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In celebration of World Oceans Day yesterday, Shark Attack reached out to members of the public to get their views on the “bather safety nets” – aka shark nets – in Kwa-Zulu Natal, South Africa. There are currently 37 beaches along the KZN coastline that have “shark safety” gear installed.

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This shark safety gear is in the form of either gill nets or drumlines.

The gill nets are usually 214m long and 6m deep and secured at each end by two 35 kg anchors. These nets are laid parallel and staggered 400m – 500m offshore and in water depths of 10-14m. They all have a stretched mesh of 51cm which catches any sharks (and other animals such as turtles, rays and dolphins) larger than this size.

Gill nets are commonly used as a fishing method, and work by trapping fish and sharks by their gills once they have pushed their heads through the mesh. Most of the animals caught in these nets, die.

These nets do not form a complete barrier and sharks can swim around them – so in essence they function as a targeted fishery and target sharks. The logic behind them is essentially to reduce the number of large sharks in the vicinity of certain beaches, lowering the probability of encounters between sharks and people.

Not only do sharks get caught in these nets and drumlines – they are known to also entangle both non-targeted shark species and other species.

For example in 2017, the protected animals that died in the nets included 18 turtles, 26 dolphins, 4 whales, 30 rays and 69 scalloped hammerhead sharks.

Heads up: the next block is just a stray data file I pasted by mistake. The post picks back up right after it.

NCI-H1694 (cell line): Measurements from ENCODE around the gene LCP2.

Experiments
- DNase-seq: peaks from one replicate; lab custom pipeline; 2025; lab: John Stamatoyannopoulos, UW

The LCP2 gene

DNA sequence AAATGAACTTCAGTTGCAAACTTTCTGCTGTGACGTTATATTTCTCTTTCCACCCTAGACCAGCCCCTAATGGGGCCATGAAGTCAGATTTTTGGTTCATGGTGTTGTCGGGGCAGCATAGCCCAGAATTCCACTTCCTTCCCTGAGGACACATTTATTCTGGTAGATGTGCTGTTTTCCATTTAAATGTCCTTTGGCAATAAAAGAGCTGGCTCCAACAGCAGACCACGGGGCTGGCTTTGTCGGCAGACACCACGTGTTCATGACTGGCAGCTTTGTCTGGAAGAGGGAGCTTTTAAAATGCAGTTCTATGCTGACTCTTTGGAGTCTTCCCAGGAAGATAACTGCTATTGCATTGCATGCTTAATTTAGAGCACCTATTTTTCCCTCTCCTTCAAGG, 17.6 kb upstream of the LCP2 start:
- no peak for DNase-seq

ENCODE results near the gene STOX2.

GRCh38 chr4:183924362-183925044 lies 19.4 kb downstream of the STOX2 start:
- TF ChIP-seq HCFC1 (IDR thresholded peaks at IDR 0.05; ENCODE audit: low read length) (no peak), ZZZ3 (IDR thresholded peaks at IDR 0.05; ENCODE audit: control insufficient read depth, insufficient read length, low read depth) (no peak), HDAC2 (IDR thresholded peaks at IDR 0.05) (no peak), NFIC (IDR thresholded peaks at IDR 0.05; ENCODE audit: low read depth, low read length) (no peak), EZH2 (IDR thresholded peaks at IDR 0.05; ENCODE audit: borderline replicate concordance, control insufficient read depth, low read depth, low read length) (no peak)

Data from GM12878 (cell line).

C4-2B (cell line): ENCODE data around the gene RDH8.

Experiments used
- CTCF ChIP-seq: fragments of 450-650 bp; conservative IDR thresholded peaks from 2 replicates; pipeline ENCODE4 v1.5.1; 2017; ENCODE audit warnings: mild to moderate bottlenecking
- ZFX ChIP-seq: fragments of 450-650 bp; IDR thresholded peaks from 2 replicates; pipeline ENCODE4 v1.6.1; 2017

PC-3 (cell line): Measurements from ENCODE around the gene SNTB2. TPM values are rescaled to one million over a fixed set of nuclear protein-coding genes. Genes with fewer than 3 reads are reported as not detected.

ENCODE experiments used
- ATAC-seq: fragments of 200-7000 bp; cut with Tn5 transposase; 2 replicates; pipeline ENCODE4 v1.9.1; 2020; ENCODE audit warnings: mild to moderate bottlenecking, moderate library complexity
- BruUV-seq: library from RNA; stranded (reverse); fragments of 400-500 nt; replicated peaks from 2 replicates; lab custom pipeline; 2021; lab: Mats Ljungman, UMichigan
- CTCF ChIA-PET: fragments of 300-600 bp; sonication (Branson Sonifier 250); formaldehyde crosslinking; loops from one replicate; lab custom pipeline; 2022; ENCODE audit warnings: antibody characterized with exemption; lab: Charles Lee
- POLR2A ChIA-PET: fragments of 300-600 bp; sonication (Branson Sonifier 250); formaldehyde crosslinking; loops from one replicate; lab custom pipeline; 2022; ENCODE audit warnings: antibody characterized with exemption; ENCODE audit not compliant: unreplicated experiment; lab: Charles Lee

Watch World Oceans Day – Message on Shark Nets:

World Oceans Day – Message on Shark Nets

Happy World Oceans Day!To mark this day, we reached out to members of the public to get their views on the "bather safety nets" (shark nets) in Kwa-Zulu Natal.A massive THANK YOU to everyone who contributed to the powerful message, and to the team who tied it all together.Watch the clip to hear what they had to say.#WorldOceansDayWildoceanssa Shark Conservation Fund Ocean Unite TRAFFIC – the wildlife trade monitoring network #seathebiggerpicture South African Institute for Aquatic Biodiversity, Makhanda, Eastern Cape Department of Environment, Forestry & Fisheries Love Africa Marketing Wavescape Getaway Magazine

Posted by Shark Attack on Monday, June 8, 2020

According to many locals, there’s no need for the shark nets, and where the nets have been removed there have been no attacks. Most beaches around the world do not have nets.

Find out more from Shark Attack here